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Sudan, Divided: Addressing the Primary Challenges to the South’s Development (part 2 of 3)

by Emily Winter and Susannah Sirkin on August 10, 2011

Tuesday, August 9, marks one month since South Sudan’s official independence and international recognition as Africa’s 54th state. As the new nation begins to form its policies on development issues, its leadership and citizenry must successfully overcome several obstacles. The international community must remain apprised of – and involved in – South Sudan’s progression toward stability and state building. This is the second post in a three-part series that will address the major questions central to South Sudan’s development. Read the first post and check back later this week for the third.

Ending the Border Conflicts

How can South Sudan move towards peaceful resolution of the ongoing border conflicts with the north? How and to what extent should the international community intervene in ending this violence?

The border disputes between Sudan and South Sudan, discussed in our previous post, persist. Particularly in South Kordofan and the Nuba mountains, the media continues to highlight allegations of ethnic cleansing, extra-judicial and indiscriminate killings, direct targeting of civilians, and evidence of mass graves. Sudan President Omar al-Bashir’s government forces are implicated as the primary perpetrator of systemic killing and human rights violations in the contested areas.

Media and humanitarian access to the conflict regions is severely restricted. Both national and ex-pat aid workers have been targets of the violence. Sudanese authorities obstruct the UN peacekeeping force from fulfilling its mandate in the region, and UN investigators cannot gain the necessary access to look into the alleged atrocities.

Omar al-Bashir
Sudan President Omar al-Bashir is wanted by the International Criminal Court for atrocities in Darfur. (photo: US Navy/Specialist 2nd Class Jesse B. Awalt)

In the border states of Blue Nile and South Kordofan, residual problems from the 2005 Comprehensive Peace Agreement (CPA) continue to complicate the border demarcation. The CPA ended Sudan’s long-running civil war between the Islamic north and Christian and Animist south, allowing South Sudan to become an autonomous region in 2005. However, Blue Nile and South Kordofan states, both aligned with the SPLM (the south’s rebel military) during the civil war, fell north of the border.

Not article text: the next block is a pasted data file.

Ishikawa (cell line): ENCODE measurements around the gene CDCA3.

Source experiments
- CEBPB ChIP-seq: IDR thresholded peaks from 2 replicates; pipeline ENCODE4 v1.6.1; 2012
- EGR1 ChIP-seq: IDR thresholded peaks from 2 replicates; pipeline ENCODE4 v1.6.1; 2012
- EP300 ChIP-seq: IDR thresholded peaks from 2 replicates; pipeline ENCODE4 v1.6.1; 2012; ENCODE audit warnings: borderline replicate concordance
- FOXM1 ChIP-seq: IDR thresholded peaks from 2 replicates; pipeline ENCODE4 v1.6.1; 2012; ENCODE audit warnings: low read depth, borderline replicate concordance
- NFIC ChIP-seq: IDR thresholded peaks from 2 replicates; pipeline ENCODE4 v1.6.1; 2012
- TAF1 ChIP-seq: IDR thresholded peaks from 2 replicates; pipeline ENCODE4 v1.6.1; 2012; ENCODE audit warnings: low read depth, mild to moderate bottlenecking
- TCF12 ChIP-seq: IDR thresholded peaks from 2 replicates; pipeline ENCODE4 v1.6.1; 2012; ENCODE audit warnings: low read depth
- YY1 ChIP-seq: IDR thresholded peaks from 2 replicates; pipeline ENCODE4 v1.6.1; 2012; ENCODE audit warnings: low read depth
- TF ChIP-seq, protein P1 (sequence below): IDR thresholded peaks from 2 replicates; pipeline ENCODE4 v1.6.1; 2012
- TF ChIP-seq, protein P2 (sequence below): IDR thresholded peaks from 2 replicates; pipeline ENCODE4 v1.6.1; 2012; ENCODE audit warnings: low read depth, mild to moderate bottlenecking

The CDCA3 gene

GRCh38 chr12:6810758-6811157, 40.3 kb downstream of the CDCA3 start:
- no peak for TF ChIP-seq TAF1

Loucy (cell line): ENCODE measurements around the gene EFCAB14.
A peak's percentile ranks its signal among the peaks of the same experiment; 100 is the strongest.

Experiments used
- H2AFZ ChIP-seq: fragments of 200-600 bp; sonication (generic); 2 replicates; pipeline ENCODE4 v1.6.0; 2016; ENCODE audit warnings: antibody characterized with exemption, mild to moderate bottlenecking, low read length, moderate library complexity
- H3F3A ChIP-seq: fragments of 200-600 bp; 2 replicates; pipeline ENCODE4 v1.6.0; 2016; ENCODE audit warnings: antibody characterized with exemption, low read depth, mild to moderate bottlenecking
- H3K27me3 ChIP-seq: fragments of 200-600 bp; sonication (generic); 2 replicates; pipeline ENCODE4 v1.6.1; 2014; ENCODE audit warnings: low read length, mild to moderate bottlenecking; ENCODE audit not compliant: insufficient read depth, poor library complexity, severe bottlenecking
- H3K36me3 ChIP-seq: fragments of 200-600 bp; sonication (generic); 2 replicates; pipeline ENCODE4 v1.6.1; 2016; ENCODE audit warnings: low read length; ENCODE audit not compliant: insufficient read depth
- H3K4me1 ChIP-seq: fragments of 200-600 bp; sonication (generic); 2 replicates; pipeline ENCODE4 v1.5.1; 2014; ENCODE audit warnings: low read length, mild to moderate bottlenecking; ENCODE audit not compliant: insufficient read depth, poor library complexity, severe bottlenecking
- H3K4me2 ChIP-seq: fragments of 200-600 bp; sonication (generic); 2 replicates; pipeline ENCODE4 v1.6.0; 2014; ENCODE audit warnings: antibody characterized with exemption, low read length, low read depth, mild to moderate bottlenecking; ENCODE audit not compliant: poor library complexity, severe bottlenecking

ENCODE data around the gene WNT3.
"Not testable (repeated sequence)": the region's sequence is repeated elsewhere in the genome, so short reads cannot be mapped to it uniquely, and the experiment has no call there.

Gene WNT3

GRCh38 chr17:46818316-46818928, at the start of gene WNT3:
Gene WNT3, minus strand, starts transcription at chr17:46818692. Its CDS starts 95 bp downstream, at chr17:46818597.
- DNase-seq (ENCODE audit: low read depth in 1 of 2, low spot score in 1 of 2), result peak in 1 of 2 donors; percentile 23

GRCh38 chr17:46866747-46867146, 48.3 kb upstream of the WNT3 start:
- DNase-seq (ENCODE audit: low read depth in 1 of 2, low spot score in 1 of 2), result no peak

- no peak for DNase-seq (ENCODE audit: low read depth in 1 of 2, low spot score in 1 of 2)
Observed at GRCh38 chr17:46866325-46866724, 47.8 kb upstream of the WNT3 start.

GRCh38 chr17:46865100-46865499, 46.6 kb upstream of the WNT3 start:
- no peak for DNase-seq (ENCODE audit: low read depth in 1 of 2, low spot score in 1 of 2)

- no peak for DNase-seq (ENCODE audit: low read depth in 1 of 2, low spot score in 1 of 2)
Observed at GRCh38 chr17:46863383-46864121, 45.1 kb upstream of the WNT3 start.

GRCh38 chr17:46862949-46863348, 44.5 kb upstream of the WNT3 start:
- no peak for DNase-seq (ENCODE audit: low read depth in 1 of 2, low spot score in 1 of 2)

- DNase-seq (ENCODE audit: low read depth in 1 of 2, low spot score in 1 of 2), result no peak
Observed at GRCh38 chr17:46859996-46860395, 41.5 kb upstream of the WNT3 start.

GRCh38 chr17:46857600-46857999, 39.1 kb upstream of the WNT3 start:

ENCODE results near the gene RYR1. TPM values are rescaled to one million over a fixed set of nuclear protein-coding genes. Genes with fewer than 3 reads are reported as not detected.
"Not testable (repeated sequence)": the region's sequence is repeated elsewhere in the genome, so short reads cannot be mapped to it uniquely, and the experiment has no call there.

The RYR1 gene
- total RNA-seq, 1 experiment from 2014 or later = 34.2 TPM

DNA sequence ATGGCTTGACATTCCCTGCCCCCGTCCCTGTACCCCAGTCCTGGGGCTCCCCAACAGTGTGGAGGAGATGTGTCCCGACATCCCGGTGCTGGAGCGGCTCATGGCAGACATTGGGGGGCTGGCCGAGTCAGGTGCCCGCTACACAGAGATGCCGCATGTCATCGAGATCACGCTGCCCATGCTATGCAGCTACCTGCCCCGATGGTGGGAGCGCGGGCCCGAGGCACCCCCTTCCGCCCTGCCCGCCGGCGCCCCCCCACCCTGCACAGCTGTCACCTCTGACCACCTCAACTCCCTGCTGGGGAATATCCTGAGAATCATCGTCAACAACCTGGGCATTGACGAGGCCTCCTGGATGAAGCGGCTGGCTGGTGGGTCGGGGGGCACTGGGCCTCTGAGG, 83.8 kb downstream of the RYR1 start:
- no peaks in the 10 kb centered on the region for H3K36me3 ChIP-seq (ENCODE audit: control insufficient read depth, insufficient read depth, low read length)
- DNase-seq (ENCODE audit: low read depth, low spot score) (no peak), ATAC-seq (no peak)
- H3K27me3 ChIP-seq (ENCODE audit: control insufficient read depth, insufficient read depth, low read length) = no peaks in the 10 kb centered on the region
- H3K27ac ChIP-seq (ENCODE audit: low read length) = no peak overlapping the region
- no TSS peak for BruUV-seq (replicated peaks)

To mitigate further disputes between SPLM militias in these north Sudan states, the CPA mandated a mechanism known as the popular consultation for Blue Nile and South Kordofan. The popular consultation protocol allowed these two states to either fully adopt the conditions of the CPA or to renegotiate its terms to better fit the needs and aspirations of the Blue Nile and South Kordofan populations. Yet, implementation of the CPA and the popular consultation has not started in South Kordofan, and has been slow and largely ineffective in Blue Nile.

Upon South Sudan’s official independence from the north last month, the Sudanese government aimed to absorb the Blue Nile and South Kordofan militias. However, dissidents in these states argue the popular consultation process failed and thus refuse to align with President al-Bashir’s government. This has led to military strikes by al-Bashir’s forces against SPLM groups in South Kordofan, resulting in widespread destruction and reported atrocities. The violence threatens to spill over into Blue Nile.

The historically contested, oil-rich region of Abyei is another concern requiring resolution. An international arbitration tribunal in 2008-2009 resulted in a revision of Abyei’s borders and a power-sharing negotiation in which Abyei would be controlled by both the north and the south; however, by 2010 the borders had yet to be officially demarcated or recognized by the Sudanese government.

Territorial and tribal disputes within Abyei were compounded by the ongoing north-south debate over control of the region. Violent conflict escalated in May 2011, resulting in looting and burning of homes and massive population displacement. Despite the deployment of United Nations peacekeeping forces and a current ceasefire, both Sudan and South Sudan continue to lay geographic claim to this region.

Identifying a resolution to each of these conflicts is a surmountable challenge, particularly in light of President al-Bashir’s stated motivation of suppressing ethnic diversity to establish an Arab-Islamic regime. Thus, the international community must immediately take a more robust stance and enforce a zero-tolerance policy for human rights abuses wielded by the Sudanese government. Global actors must pressure President al-Bashir’s regime to immediately cease all military offensives that result in widespread civilian casualties and threaten to destabilize the South’s peace and development process.

History shows us that peaceful compromises regarding the border disputes are unlikely to succeed without significant international arbitration and action on behalf of innocent civilians.

Emily Winter is a graduate student and programs intern at PHR.


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